2017 07-27 SB Channel-West
It was one of those absolutely gorgeous, sunny summer days with blue skies and blue water. Captain Dave and his crew took the Condor Express into the western Santa Barbara Channel with stunning ocean-land views of the pristine Gaviota coast. Wow, what a stunner!
The day started with a handful of long-baked common dolphins a few miles southwest of Santa Barbara harbor. This was a small but friendly group and got the cetacean count going nicely. Not far from this first dolphin encounter an absolutely HUGE ocean sunfish ( Mola mola) was seen on the surface, but it sounded as soon as we turned around to view it. Another hundred or so dolphins were watched in the same area.
About 5 or 6 miles off More Mesa we located a small but active hot spot with at least 50 California sea lions, 150 additional dolphins, and a single humpback whale. Seabirds on the spot included hundreds of sooty shearwaters, brown pelicans, gulls, and lots of elegant terns. The whale passed through the hot spot and began to slowly meander around at random. We continued our trek to the west.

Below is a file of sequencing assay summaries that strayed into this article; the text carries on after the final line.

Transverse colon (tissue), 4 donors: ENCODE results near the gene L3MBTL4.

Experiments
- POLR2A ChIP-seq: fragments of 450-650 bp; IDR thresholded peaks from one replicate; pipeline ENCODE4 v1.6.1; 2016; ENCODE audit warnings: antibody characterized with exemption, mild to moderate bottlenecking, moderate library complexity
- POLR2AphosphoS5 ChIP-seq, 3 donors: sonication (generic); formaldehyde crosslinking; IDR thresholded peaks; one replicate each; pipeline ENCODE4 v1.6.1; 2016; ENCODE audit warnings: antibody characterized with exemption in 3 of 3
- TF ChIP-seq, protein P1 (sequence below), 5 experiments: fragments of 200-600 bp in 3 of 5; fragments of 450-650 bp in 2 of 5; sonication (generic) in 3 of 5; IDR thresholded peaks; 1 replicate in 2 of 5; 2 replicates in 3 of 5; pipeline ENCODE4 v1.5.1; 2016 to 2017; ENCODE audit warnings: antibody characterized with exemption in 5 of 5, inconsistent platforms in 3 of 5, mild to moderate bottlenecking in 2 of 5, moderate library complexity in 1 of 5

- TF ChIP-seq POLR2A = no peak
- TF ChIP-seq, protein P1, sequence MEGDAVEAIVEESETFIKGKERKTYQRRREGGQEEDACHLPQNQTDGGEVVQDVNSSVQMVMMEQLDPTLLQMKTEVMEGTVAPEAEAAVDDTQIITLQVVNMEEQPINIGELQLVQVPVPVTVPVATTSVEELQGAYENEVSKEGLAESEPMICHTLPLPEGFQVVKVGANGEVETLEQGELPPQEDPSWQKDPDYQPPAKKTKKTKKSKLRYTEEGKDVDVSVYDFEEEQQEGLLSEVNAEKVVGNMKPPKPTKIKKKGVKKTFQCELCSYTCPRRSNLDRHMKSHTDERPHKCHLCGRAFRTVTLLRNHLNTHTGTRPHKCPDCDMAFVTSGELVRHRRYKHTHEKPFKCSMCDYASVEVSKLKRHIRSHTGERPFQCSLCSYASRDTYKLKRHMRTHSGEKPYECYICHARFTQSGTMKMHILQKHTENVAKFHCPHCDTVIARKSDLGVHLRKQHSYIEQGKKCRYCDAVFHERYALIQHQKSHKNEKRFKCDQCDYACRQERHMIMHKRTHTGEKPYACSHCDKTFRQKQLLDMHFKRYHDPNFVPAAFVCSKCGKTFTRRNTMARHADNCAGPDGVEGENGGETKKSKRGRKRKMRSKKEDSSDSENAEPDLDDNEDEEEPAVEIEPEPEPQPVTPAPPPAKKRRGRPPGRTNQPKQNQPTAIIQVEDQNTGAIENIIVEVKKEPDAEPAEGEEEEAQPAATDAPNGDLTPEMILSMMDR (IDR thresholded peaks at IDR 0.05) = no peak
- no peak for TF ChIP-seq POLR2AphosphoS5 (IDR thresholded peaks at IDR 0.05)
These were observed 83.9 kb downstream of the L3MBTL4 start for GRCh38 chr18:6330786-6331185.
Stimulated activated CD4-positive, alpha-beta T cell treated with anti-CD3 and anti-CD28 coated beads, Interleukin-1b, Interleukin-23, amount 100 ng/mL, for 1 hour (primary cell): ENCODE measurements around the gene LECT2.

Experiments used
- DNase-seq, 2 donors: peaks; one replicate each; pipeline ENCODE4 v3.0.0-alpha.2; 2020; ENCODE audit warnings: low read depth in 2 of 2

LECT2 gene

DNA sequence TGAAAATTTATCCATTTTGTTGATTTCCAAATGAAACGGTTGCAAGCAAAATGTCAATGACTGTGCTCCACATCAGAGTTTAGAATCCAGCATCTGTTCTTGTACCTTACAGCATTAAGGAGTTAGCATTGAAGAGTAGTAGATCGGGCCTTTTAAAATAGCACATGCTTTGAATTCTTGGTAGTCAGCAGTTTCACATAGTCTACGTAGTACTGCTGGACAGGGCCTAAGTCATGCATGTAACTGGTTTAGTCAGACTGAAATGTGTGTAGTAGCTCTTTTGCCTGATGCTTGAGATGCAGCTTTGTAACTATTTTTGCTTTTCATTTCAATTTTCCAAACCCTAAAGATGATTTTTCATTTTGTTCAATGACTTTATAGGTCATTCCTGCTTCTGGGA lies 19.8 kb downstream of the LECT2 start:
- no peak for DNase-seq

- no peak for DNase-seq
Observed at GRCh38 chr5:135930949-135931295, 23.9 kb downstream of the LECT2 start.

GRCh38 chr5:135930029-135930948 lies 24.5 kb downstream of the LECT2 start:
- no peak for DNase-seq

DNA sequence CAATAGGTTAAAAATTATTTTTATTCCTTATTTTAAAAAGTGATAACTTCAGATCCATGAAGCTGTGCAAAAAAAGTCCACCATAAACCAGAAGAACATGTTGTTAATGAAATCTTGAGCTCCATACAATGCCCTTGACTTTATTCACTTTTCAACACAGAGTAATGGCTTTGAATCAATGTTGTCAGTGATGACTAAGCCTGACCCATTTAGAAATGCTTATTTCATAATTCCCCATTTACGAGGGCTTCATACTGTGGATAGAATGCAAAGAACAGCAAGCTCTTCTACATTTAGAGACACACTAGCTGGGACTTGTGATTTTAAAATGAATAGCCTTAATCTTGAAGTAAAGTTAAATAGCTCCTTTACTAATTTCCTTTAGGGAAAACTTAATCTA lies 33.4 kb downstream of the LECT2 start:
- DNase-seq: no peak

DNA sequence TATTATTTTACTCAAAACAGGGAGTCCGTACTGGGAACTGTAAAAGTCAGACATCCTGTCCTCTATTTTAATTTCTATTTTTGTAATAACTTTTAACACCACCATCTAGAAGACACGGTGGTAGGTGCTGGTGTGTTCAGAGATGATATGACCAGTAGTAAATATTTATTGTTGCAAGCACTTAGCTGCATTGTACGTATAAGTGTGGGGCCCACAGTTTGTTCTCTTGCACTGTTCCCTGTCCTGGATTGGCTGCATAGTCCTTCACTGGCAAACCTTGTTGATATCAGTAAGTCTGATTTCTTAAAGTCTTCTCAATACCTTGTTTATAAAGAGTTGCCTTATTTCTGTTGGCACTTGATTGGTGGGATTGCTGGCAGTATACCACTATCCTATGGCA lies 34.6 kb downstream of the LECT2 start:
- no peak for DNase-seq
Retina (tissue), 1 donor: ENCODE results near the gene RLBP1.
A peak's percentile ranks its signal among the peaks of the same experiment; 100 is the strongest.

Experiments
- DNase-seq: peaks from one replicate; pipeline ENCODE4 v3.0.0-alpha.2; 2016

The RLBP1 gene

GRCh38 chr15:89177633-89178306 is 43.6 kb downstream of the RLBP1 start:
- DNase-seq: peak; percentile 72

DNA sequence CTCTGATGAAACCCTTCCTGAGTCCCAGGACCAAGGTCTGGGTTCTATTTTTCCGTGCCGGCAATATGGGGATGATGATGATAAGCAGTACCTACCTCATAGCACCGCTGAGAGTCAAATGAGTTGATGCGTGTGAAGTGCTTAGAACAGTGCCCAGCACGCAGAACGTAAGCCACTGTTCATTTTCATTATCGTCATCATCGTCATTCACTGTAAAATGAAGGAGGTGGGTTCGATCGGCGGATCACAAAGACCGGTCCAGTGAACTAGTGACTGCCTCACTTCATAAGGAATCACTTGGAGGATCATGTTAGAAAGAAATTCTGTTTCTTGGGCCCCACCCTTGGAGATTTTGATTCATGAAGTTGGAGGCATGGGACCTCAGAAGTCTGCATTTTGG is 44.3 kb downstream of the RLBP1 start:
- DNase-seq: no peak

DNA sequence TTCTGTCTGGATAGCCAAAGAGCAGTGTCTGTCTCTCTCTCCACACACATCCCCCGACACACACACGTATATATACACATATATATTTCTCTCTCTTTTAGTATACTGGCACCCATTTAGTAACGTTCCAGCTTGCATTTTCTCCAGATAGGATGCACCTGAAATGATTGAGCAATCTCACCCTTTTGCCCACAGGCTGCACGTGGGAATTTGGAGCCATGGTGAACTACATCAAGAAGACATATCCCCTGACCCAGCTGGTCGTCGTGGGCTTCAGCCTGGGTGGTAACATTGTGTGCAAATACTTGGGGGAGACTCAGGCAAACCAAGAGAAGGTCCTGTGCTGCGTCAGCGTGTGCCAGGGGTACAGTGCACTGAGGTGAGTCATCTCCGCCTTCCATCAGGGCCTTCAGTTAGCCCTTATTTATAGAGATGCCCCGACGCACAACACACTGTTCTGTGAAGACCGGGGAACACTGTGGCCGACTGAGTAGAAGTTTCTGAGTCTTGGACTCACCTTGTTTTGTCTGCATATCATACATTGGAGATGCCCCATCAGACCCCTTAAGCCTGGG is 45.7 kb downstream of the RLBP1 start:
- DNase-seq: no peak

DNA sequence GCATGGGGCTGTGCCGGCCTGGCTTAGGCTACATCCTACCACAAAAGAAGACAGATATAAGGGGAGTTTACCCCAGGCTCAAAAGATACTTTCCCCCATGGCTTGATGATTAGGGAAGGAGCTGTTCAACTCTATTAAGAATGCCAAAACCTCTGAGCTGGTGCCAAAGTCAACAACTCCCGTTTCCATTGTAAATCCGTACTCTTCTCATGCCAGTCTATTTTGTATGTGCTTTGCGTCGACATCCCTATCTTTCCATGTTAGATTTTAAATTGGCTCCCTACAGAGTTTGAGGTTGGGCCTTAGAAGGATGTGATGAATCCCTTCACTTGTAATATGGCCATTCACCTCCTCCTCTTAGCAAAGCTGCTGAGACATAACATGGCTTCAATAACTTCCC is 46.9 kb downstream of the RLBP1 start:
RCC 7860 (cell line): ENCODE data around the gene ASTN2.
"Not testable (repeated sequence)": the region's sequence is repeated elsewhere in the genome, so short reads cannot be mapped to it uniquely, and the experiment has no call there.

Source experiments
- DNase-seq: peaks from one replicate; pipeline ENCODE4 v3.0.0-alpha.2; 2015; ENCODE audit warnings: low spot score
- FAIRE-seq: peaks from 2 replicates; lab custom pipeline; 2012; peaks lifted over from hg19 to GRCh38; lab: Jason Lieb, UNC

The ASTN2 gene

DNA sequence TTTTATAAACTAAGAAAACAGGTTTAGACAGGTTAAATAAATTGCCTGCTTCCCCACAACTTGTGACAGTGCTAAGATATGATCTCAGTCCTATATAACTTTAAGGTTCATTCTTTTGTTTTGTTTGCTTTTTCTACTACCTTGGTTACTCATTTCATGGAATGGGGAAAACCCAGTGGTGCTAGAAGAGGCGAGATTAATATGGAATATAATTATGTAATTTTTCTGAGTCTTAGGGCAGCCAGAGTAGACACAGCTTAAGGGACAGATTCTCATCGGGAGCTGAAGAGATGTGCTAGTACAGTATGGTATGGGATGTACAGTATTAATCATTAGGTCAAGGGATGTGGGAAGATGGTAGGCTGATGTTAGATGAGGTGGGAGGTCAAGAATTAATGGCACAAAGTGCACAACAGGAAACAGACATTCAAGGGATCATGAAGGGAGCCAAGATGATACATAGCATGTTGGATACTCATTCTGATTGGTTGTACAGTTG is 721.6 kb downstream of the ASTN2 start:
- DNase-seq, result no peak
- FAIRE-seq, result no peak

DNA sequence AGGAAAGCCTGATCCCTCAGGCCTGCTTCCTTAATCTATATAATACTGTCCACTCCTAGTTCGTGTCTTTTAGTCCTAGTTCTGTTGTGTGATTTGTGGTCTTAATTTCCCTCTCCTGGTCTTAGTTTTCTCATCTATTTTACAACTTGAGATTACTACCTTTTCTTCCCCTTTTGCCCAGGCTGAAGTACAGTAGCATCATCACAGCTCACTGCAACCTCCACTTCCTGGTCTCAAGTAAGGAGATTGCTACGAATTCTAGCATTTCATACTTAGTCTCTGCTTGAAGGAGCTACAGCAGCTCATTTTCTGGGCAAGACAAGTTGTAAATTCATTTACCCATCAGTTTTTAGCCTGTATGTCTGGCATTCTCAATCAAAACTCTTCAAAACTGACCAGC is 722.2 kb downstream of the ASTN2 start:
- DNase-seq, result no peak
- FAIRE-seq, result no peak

The rest of the excursion was characterized by spot after spot of dolphins. Some pods were small, a few dozen or less. Other pods were quite large with several hundred individuals. Along the way we also encountered numerous flocks of elegant terns which were seen in flight as well as crash-diving for food. Every large drifting kelp paddy was also a tern rest stop.
Just after 12 noon we came into a widely dispersed hot zone. We were just a few miles east of Platform Hondo at the time. This area supported at least 1,000 additional dolphins, 100 California sea lions, 4 large humpback whales, and another huge ocean sunfish. The whales, like the first one seen this morning, were trending to the east, but were not in a hurry. They also did not dive long, nor did they fluke-up very high or very often. This resulted in lots of great surface time for whale fans on the Condor.
Totals for the day included: 2 ocean sunfish, 5 humpback whales, 150 California sea lions, and 1,500 long-beaked common dolphins.
You never know what Mother Nature has in store. Bob Perry Condor Express